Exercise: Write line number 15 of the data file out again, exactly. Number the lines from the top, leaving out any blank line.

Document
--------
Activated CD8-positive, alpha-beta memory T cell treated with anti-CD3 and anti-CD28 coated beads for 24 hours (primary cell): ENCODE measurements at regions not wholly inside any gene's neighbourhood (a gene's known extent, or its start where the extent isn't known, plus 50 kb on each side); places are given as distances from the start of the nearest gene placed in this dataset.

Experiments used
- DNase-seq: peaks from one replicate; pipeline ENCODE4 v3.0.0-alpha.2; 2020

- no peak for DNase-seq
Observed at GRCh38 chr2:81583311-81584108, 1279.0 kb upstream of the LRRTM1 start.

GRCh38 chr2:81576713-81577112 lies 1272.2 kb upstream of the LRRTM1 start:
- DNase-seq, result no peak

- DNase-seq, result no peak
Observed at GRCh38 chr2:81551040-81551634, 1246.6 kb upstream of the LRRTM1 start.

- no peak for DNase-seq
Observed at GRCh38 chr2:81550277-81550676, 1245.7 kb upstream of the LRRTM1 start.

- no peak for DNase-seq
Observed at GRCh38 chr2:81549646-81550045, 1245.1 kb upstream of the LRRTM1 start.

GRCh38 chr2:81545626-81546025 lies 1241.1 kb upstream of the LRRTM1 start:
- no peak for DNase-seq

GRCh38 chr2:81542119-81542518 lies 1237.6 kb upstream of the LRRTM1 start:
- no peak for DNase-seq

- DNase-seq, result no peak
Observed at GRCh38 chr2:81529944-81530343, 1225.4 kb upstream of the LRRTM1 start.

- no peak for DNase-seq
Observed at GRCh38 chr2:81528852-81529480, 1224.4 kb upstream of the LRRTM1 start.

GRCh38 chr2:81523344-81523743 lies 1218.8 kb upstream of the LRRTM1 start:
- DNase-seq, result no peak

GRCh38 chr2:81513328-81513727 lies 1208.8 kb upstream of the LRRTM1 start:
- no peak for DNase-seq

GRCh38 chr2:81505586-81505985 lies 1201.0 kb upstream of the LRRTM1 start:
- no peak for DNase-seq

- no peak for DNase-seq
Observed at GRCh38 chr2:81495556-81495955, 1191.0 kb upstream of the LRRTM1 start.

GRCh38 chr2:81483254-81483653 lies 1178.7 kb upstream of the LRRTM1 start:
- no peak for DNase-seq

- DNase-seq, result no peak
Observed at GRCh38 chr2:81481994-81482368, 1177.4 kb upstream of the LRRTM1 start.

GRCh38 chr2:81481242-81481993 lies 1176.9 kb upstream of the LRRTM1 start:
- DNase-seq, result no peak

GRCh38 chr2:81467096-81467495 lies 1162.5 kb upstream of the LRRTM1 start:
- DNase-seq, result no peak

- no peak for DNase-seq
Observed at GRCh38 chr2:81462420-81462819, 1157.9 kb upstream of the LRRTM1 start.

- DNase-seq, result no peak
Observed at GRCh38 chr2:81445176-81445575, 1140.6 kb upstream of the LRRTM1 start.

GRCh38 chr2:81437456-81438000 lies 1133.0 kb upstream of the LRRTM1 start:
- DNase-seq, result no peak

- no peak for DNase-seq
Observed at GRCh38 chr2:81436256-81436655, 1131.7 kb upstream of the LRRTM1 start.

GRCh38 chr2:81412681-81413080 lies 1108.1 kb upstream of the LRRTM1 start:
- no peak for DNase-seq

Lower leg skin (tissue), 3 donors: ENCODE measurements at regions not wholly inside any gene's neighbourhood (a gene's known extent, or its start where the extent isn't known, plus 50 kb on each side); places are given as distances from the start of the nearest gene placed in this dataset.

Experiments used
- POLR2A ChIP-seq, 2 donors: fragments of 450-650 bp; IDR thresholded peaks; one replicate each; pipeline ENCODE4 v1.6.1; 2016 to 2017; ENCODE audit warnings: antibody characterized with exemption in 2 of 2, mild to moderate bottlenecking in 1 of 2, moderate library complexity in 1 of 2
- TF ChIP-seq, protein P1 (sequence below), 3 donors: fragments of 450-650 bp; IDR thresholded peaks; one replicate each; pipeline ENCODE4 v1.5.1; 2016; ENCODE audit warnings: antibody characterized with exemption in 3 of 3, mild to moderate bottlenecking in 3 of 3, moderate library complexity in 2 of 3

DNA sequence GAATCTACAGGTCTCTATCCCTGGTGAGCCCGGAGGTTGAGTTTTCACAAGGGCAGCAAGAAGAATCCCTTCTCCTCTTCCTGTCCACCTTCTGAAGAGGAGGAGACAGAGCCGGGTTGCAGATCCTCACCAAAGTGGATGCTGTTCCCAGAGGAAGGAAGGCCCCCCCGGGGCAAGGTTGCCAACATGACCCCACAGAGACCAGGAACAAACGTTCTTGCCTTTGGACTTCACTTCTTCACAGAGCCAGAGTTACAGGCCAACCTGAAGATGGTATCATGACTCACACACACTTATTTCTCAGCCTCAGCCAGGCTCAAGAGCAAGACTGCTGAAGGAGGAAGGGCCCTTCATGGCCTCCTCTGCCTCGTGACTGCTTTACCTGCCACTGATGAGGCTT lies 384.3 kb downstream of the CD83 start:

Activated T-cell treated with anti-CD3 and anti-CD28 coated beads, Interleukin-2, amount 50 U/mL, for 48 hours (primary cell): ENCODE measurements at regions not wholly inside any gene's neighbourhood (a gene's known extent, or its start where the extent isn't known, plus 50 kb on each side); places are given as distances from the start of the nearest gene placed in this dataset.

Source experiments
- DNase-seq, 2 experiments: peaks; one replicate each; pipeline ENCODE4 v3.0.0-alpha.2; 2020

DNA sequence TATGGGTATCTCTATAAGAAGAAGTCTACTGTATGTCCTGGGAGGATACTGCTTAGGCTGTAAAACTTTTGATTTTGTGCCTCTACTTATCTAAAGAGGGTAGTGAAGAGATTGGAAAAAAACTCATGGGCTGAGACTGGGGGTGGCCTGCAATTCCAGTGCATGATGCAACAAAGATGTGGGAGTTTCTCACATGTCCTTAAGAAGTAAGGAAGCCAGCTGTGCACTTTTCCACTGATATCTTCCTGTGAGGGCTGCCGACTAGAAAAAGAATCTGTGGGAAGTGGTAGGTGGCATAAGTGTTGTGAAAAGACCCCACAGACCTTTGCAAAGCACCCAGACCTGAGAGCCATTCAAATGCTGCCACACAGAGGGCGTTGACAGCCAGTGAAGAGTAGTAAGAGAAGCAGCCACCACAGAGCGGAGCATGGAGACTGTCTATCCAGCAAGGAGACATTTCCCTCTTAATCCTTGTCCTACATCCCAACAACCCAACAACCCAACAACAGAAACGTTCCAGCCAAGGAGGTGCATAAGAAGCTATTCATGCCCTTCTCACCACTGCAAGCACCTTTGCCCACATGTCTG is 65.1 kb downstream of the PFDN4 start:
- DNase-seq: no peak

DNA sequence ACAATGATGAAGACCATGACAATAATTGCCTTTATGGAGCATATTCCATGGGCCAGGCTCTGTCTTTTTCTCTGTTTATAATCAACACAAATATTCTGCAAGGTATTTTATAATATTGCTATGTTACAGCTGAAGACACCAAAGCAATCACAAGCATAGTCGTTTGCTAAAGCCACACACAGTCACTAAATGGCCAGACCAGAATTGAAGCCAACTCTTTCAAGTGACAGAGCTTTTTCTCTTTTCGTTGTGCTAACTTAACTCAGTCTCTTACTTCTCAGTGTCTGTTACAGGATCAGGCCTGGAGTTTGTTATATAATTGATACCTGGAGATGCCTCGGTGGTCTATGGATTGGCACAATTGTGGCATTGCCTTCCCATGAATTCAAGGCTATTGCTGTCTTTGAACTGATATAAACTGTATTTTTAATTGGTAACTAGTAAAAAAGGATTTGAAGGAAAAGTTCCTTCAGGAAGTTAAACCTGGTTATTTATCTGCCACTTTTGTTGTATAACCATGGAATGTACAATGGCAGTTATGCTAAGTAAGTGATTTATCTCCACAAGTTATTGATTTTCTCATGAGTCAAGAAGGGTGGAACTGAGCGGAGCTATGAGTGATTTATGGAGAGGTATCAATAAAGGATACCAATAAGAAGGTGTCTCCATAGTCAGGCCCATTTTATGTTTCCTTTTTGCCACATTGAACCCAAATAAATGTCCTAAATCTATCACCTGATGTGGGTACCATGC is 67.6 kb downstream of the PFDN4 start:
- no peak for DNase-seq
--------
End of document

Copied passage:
- no peak for DNase-seq